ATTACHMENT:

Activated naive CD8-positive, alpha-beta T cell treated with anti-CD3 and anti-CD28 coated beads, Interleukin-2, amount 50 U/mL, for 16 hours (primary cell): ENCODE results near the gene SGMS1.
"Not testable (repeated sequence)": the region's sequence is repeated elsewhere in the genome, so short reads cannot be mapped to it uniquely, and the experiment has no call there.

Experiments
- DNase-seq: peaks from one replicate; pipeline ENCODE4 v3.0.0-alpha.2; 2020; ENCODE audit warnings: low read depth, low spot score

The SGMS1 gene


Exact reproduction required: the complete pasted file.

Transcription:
Activated naive CD8-positive, alpha-beta T cell treated with anti-CD3 and anti-CD28 coated beads, Interleukin-2, amount 50 U/mL, for 16 hours (primary cell): ENCODE results near the gene SGMS1.
"Not testable (repeated sequence)": the region's sequence is repeated elsewhere in the genome, so short reads cannot be mapped to it uniquely, and the experiment has no call there.

Experiments
- DNase-seq: peaks from one replicate; pipeline ENCODE4 v3.0.0-alpha.2; 2020; ENCODE audit warnings: low read depth, low spot score

The SGMS1 gene